OBJECTIVES - It is not established to what extent caloric intake must be reduced to lower oxidative stress in humans. The aim of this study was to determine the effect of short-term, moderate caloric restriction on markers of oxidative stress and inflammation in overweight and obese premenopausal women.
MATERIALS/METHODS - Randomized trial comparison of 25% caloric restriction (CR) or control diet in 40 overweight or obese women (body mass index 32±5.8 kg/m(2)) observed for 28 days and followed for the next 90 days. Weight, anthropometry, validated markers of oxidative stress (F(2)-isoprostane) and inflammation (C-reactive protein), adipokines, hormones, lipids, interleukins, and blood pressure were assessed at baseline, during the intervention, and at follow-up.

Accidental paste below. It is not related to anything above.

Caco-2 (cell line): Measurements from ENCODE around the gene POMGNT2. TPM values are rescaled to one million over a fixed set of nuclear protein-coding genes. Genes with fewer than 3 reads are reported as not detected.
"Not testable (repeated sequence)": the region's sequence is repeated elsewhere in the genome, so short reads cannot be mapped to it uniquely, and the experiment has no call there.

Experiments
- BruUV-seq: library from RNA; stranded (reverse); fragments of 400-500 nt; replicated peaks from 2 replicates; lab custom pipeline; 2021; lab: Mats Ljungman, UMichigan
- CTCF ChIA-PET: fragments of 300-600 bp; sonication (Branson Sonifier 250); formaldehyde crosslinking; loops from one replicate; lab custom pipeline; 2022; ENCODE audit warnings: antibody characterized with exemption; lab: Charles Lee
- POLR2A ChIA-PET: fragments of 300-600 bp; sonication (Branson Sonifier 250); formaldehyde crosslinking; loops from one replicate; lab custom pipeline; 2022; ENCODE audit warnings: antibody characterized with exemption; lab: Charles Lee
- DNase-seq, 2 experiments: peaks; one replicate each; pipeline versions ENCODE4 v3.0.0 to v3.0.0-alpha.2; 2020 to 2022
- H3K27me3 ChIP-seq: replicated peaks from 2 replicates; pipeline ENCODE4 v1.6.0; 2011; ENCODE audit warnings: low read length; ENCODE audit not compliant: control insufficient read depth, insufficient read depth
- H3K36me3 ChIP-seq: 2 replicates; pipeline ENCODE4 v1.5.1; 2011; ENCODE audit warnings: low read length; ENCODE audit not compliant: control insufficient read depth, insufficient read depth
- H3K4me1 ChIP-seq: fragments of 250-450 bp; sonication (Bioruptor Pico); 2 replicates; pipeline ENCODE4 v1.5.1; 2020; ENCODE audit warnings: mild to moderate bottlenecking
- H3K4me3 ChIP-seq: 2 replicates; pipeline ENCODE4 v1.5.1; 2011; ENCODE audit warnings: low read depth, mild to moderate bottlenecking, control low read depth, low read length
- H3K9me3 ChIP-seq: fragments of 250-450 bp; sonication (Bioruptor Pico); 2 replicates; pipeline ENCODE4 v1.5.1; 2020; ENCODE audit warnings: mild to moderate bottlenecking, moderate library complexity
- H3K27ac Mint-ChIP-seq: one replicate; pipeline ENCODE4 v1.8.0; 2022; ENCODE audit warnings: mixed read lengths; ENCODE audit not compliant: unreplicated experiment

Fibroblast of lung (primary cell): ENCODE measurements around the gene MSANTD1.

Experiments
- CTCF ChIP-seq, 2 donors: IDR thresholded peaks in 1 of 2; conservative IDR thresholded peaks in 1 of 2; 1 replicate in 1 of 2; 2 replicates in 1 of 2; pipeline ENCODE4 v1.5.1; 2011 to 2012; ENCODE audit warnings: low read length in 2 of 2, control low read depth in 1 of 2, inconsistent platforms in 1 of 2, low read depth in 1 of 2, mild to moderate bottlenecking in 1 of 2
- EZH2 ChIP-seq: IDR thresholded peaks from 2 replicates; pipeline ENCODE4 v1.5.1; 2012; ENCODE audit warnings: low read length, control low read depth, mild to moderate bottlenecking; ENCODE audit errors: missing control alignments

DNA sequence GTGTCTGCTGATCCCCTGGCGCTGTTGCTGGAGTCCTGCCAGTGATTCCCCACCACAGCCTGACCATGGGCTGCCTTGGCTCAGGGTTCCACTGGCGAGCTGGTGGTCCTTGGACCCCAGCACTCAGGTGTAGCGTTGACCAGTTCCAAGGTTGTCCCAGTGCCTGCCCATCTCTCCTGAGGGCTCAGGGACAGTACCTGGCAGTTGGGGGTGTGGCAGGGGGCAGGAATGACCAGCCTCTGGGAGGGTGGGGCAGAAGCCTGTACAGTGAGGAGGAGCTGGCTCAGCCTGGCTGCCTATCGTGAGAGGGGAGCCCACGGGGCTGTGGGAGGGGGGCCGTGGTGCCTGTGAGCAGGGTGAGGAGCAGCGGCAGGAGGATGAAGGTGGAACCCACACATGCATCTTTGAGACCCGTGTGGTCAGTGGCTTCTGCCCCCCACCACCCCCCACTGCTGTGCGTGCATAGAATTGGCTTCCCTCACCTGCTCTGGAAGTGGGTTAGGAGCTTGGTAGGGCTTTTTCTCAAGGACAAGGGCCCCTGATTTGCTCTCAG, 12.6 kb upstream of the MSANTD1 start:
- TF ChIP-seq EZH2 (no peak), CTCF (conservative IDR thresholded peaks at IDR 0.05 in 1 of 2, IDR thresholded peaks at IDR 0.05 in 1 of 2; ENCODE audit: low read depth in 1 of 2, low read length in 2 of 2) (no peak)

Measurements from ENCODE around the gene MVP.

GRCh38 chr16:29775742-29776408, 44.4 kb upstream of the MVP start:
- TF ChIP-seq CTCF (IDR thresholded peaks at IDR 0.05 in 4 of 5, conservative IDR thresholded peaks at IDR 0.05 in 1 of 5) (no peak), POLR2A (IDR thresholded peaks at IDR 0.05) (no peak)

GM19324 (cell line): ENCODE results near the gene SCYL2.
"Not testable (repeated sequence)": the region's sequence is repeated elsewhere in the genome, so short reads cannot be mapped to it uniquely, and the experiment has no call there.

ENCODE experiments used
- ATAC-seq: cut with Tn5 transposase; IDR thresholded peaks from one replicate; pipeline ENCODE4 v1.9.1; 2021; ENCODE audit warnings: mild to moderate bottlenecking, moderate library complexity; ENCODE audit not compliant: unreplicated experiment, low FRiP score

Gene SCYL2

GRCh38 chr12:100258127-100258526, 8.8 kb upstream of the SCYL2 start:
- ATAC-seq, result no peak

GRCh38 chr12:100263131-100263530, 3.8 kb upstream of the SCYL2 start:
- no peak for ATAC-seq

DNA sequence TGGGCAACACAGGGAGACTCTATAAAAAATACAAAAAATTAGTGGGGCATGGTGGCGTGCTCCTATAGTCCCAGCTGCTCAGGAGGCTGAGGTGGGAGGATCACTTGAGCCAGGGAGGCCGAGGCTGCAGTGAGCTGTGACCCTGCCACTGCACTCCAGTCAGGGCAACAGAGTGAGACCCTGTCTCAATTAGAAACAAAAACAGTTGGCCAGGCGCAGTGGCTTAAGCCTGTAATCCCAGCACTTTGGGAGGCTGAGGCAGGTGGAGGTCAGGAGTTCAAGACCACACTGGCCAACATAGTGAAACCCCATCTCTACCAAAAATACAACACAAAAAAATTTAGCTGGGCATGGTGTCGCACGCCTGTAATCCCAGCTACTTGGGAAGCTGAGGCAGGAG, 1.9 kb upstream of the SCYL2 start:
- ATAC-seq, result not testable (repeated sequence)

RESULTS - Baseline median F(2)-isoprostane concentration (57.0, IQR = 40.5-79.5) in the CR group was 1.75-fold above average range for normal weight women (32.5 pg/ml). After starting of the caloric restriction diet, F(2)-isoprostane levels fell rapidly in the CR group, reaching statistical difference from the control group by day 5 (median 33.5, IQR = 26.0-48.0, P<0.001) and remained suppressed while continuing on the caloric restriction diet. Three months after resuming a habitual diet, concentrations of F(2)-isoprostane returned to baseline elevated levels in ∼80% of the women.
CONCLUSIONS - Oxidative stress can be rapidly reduced and sustained through a modest reduction in caloric intake suggesting potential health benefits in overweight and obese women.
TRIAL REGISTRATION - Clinicaltrials.gov NCT00808275.